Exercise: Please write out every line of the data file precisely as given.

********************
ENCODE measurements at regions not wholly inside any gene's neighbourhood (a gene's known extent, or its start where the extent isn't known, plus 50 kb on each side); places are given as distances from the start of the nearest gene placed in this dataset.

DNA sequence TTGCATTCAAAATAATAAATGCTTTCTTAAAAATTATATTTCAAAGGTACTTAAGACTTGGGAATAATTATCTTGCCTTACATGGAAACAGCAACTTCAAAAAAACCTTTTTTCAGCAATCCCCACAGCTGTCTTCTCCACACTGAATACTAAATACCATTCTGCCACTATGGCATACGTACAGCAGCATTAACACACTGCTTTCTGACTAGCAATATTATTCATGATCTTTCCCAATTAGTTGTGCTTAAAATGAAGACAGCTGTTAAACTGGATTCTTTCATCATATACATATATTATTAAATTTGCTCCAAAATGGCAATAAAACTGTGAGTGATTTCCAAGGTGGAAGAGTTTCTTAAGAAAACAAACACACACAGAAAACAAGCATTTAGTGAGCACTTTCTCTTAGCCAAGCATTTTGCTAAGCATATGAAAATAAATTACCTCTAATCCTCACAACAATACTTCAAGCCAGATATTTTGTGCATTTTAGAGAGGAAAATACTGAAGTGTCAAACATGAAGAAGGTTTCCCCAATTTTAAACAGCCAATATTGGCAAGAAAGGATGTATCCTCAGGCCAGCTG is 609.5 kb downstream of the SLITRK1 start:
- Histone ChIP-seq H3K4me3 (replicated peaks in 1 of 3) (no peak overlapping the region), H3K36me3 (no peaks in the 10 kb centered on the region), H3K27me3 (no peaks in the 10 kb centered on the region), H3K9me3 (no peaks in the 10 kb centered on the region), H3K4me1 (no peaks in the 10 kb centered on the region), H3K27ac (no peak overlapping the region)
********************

ENCODE measurements at regions not wholly inside any gene's neighbourhood (a gene's known extent, or its start where the extent isn't known, plus 50 kb on each side); places are given as distances from the start of the nearest gene placed in this dataset.

DNA sequence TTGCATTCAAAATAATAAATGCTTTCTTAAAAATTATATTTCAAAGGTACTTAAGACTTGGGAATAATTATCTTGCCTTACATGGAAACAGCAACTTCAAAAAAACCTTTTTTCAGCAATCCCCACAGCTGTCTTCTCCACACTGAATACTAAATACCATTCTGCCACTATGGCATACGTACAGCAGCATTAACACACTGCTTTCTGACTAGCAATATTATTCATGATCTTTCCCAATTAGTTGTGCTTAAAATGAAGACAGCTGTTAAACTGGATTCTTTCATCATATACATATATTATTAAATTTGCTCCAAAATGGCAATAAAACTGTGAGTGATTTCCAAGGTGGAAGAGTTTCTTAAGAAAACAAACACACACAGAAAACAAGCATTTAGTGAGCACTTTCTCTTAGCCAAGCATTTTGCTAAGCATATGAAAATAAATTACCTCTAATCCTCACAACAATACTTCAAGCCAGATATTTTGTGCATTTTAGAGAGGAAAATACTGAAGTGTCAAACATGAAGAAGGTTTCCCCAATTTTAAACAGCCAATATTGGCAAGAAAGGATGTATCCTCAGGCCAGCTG is 609.5 kb downstream of the SLITRK1 start:
- Histone ChIP-seq H3K4me3 (replicated peaks in 1 of 3) (no peak overlapping the region), H3K36me3 (no peaks in the 10 kb centered on the region), H3K27me3 (no peaks in the 10 kb centered on the region), H3K9me3 (no peaks in the 10 kb centered on the region), H3K4me1 (no peaks in the 10 kb centered on the region), H3K27ac (no peak overlapping the region)